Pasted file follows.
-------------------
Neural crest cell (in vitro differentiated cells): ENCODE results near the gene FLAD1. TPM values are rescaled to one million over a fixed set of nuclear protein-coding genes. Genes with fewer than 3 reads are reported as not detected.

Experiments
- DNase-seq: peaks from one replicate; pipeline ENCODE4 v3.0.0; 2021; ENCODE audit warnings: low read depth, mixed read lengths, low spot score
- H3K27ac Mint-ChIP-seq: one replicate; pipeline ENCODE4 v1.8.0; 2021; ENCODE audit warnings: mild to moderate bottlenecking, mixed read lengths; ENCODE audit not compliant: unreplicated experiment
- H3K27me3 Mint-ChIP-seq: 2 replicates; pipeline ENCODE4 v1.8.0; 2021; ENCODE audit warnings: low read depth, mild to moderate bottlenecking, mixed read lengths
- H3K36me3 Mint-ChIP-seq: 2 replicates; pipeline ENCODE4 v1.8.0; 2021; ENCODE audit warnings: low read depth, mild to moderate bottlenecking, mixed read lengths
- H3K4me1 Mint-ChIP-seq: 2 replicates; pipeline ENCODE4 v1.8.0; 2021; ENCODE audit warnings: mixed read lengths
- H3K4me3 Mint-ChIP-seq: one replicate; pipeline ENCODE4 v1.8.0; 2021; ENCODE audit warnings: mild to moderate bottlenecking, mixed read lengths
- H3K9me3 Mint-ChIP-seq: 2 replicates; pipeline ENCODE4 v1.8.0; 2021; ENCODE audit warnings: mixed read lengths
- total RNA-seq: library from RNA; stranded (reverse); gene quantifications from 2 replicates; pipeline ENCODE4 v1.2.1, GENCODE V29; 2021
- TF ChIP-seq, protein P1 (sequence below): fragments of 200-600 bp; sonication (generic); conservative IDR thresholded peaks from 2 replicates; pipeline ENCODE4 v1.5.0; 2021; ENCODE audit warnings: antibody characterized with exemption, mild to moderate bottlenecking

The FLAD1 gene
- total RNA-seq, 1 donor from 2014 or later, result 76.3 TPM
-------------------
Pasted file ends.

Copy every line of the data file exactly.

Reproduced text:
Neural crest cell (in vitro differentiated cells): ENCODE results near the gene FLAD1. TPM values are rescaled to one million over a fixed set of nuclear protein-coding genes. Genes with fewer than 3 reads are reported as not detected.

Experiments
- DNase-seq: peaks from one replicate; pipeline ENCODE4 v3.0.0; 2021; ENCODE audit warnings: low read depth, mixed read lengths, low spot score
- H3K27ac Mint-ChIP-seq: one replicate; pipeline ENCODE4 v1.8.0; 2021; ENCODE audit warnings: mild to moderate bottlenecking, mixed read lengths; ENCODE audit not compliant: unreplicated experiment
- H3K27me3 Mint-ChIP-seq: 2 replicates; pipeline ENCODE4 v1.8.0; 2021; ENCODE audit warnings: low read depth, mild to moderate bottlenecking, mixed read lengths
- H3K36me3 Mint-ChIP-seq: 2 replicates; pipeline ENCODE4 v1.8.0; 2021; ENCODE audit warnings: low read depth, mild to moderate bottlenecking, mixed read lengths
- H3K4me1 Mint-ChIP-seq: 2 replicates; pipeline ENCODE4 v1.8.0; 2021; ENCODE audit warnings: mixed read lengths
- H3K4me3 Mint-ChIP-seq: one replicate; pipeline ENCODE4 v1.8.0; 2021; ENCODE audit warnings: mild to moderate bottlenecking, mixed read lengths
- H3K9me3 Mint-ChIP-seq: 2 replicates; pipeline ENCODE4 v1.8.0; 2021; ENCODE audit warnings: mixed read lengths
- total RNA-seq: library from RNA; stranded (reverse); gene quantifications from 2 replicates; pipeline ENCODE4 v1.2.1, GENCODE V29; 2021
- TF ChIP-seq, protein P1 (sequence below): fragments of 200-600 bp; sonication (generic); conservative IDR thresholded peaks from 2 replicates; pipeline ENCODE4 v1.5.0; 2021; ENCODE audit warnings: antibody characterized with exemption, mild to moderate bottlenecking

The FLAD1 gene
- total RNA-seq, 1 donor from 2014 or later, result 76.3 TPM